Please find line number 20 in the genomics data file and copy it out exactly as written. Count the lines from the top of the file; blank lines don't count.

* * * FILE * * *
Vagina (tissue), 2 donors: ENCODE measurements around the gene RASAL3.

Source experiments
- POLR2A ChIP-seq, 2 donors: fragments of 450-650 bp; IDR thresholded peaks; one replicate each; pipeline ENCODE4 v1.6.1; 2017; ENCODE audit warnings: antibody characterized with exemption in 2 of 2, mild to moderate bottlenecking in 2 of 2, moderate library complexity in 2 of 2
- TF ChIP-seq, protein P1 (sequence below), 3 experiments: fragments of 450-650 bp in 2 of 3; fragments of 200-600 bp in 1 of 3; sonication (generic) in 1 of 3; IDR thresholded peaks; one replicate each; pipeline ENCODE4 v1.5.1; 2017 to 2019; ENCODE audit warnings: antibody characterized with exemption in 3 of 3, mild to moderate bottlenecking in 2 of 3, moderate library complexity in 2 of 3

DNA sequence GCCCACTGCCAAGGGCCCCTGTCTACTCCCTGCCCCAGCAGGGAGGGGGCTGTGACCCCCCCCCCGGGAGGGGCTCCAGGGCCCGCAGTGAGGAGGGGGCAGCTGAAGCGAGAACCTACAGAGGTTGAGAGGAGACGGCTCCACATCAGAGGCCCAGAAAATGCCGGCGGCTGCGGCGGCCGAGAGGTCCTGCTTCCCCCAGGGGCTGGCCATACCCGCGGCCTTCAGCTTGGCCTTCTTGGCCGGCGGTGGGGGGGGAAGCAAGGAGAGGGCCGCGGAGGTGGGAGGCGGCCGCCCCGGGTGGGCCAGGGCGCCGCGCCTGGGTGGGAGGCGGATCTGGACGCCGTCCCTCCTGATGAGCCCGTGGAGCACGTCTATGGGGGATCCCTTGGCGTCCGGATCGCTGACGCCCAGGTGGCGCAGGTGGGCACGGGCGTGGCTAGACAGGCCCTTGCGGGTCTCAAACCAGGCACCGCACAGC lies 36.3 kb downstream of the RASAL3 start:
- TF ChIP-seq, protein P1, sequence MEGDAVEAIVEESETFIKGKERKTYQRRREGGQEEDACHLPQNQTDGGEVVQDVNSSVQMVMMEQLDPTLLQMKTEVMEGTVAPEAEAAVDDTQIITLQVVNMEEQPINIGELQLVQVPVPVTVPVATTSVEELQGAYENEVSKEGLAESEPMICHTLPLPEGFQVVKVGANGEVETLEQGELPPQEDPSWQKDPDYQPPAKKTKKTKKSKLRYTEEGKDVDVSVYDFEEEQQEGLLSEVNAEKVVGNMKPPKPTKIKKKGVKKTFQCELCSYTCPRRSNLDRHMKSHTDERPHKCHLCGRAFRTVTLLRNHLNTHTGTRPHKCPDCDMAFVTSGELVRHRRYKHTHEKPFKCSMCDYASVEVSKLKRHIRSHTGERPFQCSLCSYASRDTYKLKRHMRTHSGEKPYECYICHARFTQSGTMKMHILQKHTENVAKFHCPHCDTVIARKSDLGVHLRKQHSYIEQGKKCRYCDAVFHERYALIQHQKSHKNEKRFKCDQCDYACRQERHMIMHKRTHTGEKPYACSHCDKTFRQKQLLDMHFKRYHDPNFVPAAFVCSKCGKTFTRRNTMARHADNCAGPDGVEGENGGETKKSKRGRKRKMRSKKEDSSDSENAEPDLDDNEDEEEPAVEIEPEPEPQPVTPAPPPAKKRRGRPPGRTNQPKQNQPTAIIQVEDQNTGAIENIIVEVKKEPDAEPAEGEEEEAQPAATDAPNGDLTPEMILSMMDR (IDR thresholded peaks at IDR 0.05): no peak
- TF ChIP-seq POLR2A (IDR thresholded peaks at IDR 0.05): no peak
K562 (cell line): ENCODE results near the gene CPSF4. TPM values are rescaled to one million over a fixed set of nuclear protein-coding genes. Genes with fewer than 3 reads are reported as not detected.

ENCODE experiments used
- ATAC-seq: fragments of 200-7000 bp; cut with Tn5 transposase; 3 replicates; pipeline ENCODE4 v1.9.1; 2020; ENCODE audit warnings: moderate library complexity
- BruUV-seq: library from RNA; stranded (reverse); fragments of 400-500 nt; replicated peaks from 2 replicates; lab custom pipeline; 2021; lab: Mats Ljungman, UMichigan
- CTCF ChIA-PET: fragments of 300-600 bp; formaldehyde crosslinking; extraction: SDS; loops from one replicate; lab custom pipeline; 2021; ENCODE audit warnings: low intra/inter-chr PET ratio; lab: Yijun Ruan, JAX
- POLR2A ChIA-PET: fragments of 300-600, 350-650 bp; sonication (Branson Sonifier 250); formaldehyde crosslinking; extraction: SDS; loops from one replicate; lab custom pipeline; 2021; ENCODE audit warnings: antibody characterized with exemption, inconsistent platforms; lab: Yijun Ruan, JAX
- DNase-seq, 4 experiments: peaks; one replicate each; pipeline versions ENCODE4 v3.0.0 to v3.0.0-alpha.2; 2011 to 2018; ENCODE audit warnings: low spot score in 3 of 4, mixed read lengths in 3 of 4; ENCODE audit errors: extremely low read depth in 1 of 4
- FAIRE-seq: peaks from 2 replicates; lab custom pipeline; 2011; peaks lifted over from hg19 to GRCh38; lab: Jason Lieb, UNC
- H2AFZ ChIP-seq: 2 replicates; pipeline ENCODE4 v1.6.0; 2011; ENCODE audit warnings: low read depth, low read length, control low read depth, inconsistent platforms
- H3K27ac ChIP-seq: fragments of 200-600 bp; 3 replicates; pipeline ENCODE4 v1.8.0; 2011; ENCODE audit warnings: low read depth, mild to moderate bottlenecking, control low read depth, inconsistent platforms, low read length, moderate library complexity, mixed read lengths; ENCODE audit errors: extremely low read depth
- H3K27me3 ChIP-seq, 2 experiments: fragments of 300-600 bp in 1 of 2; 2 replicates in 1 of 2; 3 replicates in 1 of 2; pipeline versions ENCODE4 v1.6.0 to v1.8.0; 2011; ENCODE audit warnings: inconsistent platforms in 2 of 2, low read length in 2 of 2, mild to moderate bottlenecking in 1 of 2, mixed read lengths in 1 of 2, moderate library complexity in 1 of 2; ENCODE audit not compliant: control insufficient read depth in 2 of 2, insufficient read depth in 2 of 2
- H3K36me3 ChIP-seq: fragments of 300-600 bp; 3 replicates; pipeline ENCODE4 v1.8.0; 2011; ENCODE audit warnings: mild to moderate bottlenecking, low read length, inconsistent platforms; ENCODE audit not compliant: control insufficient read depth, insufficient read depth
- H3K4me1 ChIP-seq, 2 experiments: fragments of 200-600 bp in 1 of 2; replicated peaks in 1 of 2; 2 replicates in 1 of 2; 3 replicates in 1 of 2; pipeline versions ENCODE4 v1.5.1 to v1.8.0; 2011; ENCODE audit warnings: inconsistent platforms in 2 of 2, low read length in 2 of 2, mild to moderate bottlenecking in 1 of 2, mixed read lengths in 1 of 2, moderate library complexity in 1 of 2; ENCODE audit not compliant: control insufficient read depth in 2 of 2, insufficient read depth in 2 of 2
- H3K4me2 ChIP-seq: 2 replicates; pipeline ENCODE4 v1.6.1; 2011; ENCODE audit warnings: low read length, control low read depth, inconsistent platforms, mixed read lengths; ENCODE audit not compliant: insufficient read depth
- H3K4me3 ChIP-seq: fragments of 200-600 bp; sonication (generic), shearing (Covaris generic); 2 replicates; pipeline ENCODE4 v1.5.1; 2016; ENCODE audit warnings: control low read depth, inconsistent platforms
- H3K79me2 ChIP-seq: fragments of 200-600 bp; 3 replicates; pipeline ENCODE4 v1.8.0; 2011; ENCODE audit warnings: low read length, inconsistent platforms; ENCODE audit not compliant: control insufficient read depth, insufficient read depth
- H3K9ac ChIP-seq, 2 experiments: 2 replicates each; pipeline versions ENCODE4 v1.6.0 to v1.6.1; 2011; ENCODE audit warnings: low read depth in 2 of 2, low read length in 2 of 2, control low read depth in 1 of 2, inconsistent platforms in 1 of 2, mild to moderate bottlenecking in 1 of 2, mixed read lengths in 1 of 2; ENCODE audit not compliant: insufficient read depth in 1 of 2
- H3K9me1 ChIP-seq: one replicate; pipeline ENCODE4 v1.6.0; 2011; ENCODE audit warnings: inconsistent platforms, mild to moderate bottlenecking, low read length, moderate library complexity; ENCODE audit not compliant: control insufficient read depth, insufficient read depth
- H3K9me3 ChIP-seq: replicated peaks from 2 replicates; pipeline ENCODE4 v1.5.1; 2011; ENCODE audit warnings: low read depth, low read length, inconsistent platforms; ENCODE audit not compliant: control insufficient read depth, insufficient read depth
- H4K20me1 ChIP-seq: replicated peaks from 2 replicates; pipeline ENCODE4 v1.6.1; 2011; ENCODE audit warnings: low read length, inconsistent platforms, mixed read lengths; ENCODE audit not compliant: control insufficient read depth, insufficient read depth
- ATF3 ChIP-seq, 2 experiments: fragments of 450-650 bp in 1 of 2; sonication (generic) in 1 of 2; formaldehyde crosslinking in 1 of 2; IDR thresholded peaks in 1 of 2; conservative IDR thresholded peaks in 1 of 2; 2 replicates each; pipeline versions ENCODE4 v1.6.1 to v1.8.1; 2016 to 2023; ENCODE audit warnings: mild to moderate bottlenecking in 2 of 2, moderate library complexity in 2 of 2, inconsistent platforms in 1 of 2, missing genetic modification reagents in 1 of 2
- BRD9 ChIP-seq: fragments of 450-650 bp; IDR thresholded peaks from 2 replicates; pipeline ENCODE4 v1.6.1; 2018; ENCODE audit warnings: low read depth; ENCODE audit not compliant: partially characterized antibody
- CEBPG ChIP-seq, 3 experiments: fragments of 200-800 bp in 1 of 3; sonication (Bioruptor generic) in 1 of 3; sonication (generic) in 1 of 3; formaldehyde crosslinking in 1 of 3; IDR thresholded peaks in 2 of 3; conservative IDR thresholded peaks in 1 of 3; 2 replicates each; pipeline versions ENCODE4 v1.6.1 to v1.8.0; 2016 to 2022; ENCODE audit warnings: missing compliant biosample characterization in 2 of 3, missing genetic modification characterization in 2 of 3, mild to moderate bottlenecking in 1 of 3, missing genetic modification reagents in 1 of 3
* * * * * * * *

- H3K4me1 ChIP-seq, 2 experiments: fragments of 200-600 bp in 1 of 2; replicated peaks in 1 of 2; 2 replicates in 1 of 2; 3 replicates in 1 of 2; pipeline versions ENCODE4 v1.5.1 to v1.8.0; 2011; ENCODE audit warnings: inconsistent platforms in 2 of 2, low read length in 2 of 2, mild to moderate bottlenecking in 1 of 2, mixed read lengths in 1 of 2, moderate library complexity in 1 of 2; ENCODE audit not compliant: control insufficient read depth in 2 of 2, insufficient read depth in 2 of 2